Referee

Make the Call: LA's Beckham takes down Wolff in DC

Beckham on Wolff: Ref Week

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MLSsoccer.com

As part of MLSsoccer.com's Referee Week, we asked four-time MLS Referee of the Year Paul Tamberino, who currently serves as a director in the league's Competition Department, to review some controversial plays from throughout this season.

For our third call, we once again revisit the D.C. United vs. LA Galaxy game from way back in April...

One of the persistent beliefs about officiating is that “getting the ball” negates other factors in a tackle. The implication is that if a defender gets a piece of the ball, then he has successfully challenged the attacker and should not be whistled for a foul.

WATCH: Beckham scythes down Wolff
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But, in fact, the ball is not a consideration when it comes to the interpretation of serious foul play. The law reads:

A player is guilty of serious foul play if he uses excessive force or brutality against an opponent when challenging for the ball when it is in play.

In this play, D.C. United’s Josh Wolff has possession of the ball and is approaching LA Galaxy defender Leonardo. His way forward impeded, Wolff slows down.

Meanwhile, LA’s David Beckham arrives to provide defensive support. The Galaxy duo appears to have Wolff cornered, and Beckham inches closer with the intent of dispossessing Wolff. Sensing the trap, Wolff tries to escape, then turns to shield the ball from the incoming Beckham.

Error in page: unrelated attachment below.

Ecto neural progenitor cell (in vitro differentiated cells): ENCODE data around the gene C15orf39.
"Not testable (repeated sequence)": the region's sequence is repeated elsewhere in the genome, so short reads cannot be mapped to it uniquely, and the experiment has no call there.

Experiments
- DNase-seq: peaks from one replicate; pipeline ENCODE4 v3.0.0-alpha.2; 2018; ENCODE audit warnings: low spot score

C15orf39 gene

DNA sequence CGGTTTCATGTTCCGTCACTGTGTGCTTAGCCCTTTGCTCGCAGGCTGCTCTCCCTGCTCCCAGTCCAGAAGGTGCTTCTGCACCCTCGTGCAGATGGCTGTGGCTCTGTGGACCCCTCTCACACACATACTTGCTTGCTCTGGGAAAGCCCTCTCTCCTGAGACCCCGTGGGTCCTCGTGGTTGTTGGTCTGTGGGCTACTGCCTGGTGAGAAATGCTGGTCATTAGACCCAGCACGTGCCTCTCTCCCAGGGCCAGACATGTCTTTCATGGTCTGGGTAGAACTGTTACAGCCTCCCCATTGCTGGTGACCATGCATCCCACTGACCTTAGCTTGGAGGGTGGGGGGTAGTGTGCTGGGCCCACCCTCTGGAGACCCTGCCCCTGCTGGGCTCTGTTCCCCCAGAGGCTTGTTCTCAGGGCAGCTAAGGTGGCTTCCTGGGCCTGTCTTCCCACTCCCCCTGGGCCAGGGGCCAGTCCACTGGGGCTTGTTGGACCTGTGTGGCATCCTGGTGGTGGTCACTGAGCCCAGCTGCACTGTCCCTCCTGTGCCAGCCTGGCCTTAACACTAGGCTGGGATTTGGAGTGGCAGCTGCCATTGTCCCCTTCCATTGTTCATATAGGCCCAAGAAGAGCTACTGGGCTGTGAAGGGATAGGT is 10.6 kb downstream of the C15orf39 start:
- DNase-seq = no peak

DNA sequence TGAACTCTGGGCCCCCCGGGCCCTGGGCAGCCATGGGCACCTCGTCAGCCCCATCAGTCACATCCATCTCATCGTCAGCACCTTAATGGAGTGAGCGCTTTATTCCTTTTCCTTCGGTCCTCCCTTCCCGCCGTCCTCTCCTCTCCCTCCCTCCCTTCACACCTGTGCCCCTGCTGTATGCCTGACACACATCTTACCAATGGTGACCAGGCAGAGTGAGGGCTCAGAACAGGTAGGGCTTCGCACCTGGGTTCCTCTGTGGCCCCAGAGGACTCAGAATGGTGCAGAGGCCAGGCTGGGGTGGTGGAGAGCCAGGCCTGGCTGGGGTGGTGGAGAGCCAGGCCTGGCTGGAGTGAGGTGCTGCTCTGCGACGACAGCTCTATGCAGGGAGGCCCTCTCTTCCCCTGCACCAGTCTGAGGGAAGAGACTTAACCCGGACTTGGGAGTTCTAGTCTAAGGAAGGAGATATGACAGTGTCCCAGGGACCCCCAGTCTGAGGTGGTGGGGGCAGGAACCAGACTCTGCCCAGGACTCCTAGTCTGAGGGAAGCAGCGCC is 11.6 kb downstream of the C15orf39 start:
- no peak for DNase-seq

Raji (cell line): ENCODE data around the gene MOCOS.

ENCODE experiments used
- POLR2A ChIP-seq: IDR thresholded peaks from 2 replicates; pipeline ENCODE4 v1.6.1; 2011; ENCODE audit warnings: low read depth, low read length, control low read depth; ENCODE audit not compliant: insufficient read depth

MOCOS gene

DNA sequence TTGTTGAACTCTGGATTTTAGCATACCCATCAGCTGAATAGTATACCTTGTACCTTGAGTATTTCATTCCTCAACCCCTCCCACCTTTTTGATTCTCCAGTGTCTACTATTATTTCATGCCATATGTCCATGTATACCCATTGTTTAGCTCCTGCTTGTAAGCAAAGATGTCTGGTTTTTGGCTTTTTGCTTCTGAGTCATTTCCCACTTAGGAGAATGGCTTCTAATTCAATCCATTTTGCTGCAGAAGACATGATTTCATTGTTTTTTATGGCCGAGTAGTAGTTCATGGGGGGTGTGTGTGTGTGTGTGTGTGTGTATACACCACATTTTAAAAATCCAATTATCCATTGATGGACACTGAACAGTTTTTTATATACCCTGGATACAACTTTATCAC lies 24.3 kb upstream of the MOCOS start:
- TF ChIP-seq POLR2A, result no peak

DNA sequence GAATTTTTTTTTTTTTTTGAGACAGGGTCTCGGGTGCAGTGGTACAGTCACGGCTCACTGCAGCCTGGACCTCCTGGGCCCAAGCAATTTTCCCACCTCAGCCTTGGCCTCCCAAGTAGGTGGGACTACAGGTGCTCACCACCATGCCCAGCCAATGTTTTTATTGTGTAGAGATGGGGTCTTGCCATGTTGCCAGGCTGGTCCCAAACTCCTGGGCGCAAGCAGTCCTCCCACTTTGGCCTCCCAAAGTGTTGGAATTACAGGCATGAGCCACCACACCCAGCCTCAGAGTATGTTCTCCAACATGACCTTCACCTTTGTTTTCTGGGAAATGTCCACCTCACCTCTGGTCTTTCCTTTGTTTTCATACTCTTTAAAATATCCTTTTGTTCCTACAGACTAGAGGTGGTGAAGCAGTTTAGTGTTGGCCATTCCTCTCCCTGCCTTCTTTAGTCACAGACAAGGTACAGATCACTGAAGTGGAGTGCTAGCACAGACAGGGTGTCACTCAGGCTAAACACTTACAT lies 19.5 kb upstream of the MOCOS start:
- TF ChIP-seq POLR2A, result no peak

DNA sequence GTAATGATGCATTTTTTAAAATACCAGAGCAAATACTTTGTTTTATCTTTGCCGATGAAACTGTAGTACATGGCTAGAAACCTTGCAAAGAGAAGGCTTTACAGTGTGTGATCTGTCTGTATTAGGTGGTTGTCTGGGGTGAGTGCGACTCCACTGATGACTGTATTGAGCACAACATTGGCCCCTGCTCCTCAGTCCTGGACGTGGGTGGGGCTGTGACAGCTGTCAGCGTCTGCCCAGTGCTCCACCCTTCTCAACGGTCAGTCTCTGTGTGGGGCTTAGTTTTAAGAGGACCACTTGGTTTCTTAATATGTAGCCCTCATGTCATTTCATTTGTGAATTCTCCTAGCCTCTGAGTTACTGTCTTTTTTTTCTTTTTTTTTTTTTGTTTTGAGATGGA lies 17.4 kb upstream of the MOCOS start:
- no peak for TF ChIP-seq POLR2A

And that’s when a simple play becomes complex.

Beckham leaves his feet and lunges at Wolff. Beckham’s leading left foot nicks the ball while his right leg scissors through Wolff’s legs, bringing him down violently.

Referee Abbey Okulaja whistles a foul and brandishes a yellow card for Beckham. Should it have been red?

Conclusion: There is no denying that Beckham fouls Wolff. Some may argue that the fact that Beckham “got the ball” was enough to remove the red-card option. But “getting the ball” is irrelevant when a player uses excessive force in his challenge.

So, did Beckham use excessive force? The key is the lunge and the scissoring motion of the tackle. According to the law, "any player who lunges at an opponent in challenging for the ball from the front, from the side, or from behind, using one or both legs, with excessive force and endangering the saftey of an opponent is guilty of serious foul play."

Therefore, Okulaja got the call wrong: Beckham should have been shown a straight red card.